Posted in theology

Should we look at a teacher’s lifestyle? Or only his/her doctrine?

By Elizabeth Prata

A reader took issue with me recently, saying that me pointing out things related to a teacher’s lifestyle is hitting below the belt, is wrong, and now she has to wonder at my heart motivations.

This kind of discussion often comes up when I post about a false teacher’s lifestyle. People seem to think that their lifestyle is off-limits while only comparing their doctrine is acceptable. That is what being a Berean is all about, look at doctrine only, they say. Lifestyle is off the plate and not our business.

But is it?

Let’s look at some scriptures.

1 Peter 2:12 is writing to the brethren, and he says, “Keep your behavior excellent among the Gentiles, so that in the thing in which they slander you as evildoers, they may because of your good deeds, as they observe them, glorify God on the day of visitation.”

The Greek word for “behavior” (or “conduct” in other translations) means dealing with other men, conduct, life, behavior, manner of life.” Peter was impressing on the believers, who were enduring increasing persecution, to live victoriously. A holy lifestyle can actually evangelize a lost society. THAT is how important good behavior is.

In 1 Peter 3:16 again Peter uses the same word for behavior, so that when people slander us, our good behavior will put them to shame. Lifestyle is part of being salt and especially light.

Titus 2:7 says, “in all things show yourself to be an example of good deeds, with purity in doctrine, dignified,

What are the ‘good deeds’ mentioned, exactly? It means employment, deeds, actions which are propelled from an inner compulsion toward accomplishment. In other words, from a holy internal desire to an outward working of it externally. Inner and outer has to match up. Holy motivation and holy living. A false teacher can claim holy motivations, but their lifestyle won’t match it- it always comes out.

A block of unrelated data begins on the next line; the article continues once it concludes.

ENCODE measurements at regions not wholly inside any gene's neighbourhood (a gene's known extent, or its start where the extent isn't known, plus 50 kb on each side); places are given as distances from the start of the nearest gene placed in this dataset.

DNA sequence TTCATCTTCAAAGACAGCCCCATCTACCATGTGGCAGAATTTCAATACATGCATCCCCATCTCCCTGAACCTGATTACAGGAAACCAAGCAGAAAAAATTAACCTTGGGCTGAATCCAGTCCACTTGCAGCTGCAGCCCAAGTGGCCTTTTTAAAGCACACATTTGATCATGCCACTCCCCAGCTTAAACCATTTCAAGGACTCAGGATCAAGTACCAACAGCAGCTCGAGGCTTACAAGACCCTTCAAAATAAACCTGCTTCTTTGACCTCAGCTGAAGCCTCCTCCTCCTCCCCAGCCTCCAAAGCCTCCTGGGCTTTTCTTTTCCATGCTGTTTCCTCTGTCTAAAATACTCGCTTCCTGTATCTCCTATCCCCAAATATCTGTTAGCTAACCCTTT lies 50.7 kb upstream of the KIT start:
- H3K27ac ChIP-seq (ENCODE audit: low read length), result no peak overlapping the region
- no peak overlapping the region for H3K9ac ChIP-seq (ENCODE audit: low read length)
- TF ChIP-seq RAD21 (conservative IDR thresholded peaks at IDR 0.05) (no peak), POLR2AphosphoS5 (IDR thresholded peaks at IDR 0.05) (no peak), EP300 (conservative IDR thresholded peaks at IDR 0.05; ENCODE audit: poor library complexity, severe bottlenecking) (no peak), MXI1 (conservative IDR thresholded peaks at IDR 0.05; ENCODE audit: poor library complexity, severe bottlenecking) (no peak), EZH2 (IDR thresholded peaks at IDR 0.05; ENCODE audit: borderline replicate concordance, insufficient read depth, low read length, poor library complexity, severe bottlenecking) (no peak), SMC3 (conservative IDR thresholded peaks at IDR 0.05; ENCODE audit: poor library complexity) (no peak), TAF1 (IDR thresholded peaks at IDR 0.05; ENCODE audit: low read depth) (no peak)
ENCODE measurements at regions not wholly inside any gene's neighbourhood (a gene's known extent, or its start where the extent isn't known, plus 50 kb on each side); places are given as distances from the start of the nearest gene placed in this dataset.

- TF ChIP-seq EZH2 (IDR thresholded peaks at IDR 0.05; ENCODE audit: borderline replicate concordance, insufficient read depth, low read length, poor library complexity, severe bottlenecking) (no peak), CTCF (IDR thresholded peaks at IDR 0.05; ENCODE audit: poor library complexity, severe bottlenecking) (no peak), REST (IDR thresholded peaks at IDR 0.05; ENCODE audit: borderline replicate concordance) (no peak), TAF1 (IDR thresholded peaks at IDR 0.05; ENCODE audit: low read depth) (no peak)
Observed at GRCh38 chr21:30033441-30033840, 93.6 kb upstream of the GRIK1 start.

in 1 Timothy 4:16, Paul urges Timothy, an elder, to watch his life and doctrine. Matthew Henry says of the 1 Timothy verse,

Men’s youth will not be despised, if they keep from vanities and follies. Those who teach by their doctrine, must teach by their life. 

Barnes’ Notes says, “This may be understood as relating to everything of a personal nature that would qualify him for his work. It may be applied to personal piety; to health; to manners; to habits of living; to temper; to the ruling purposes; to the contact with others.”

OK, so everything. An elder or teacher must be scrutinized by not only what they teach, but how they act.

On the negative side, if God is pleased with his people, and especially leaders, when they live holy, how does He feel when leaders DON’T live holy? For the Christian & Christian leaders, the opposite of holy living is hypocritical living. People who claim to be one of God’s children, who occupy ‘Moses’ seat’, who are learned in doctrine but are void of holy motivation, are hypocrites. Jesus hates hypocrites.

These people live a double life. On the external side they proclaim holiness and on the internal side their motivation is to be seen by men. They want to please man, or gather acclaim from man. Or they want money, that’s another unholy motivation. The Bible tells us these are a hypocrite’s motivations. So in that sense, we DO know their heart. And since inner motivation and outward behavior match up eventually, their lust for money or acclaim or titles etc, will be seen.